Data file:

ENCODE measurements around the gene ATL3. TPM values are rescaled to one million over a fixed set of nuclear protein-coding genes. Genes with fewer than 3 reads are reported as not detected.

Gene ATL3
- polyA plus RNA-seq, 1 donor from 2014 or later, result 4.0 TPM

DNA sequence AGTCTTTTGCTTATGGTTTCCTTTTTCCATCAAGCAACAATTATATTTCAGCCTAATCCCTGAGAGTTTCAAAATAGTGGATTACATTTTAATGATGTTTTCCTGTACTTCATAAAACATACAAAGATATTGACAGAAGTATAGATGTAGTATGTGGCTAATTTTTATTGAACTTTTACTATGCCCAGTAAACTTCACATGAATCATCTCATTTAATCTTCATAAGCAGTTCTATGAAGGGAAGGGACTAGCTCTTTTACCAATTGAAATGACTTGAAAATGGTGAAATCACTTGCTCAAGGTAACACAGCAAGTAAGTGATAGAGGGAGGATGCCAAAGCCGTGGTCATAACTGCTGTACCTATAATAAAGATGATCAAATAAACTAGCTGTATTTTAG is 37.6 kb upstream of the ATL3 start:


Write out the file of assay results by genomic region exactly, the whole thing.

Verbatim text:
ENCODE measurements around the gene ATL3. TPM values are rescaled to one million over a fixed set of nuclear protein-coding genes. Genes with fewer than 3 reads are reported as not detected.

Gene ATL3
- polyA plus RNA-seq, 1 donor from 2014 or later, result 4.0 TPM

DNA sequence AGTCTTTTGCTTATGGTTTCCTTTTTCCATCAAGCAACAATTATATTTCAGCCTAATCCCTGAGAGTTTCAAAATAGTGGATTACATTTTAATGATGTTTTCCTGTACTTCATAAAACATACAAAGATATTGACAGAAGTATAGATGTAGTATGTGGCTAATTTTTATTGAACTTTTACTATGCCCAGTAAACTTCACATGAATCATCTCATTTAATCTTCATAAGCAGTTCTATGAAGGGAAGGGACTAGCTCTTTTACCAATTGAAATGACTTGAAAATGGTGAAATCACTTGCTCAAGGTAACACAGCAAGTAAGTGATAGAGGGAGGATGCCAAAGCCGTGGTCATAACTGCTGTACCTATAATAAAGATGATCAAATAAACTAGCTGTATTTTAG is 37.6 kb upstream of the ATL3 start: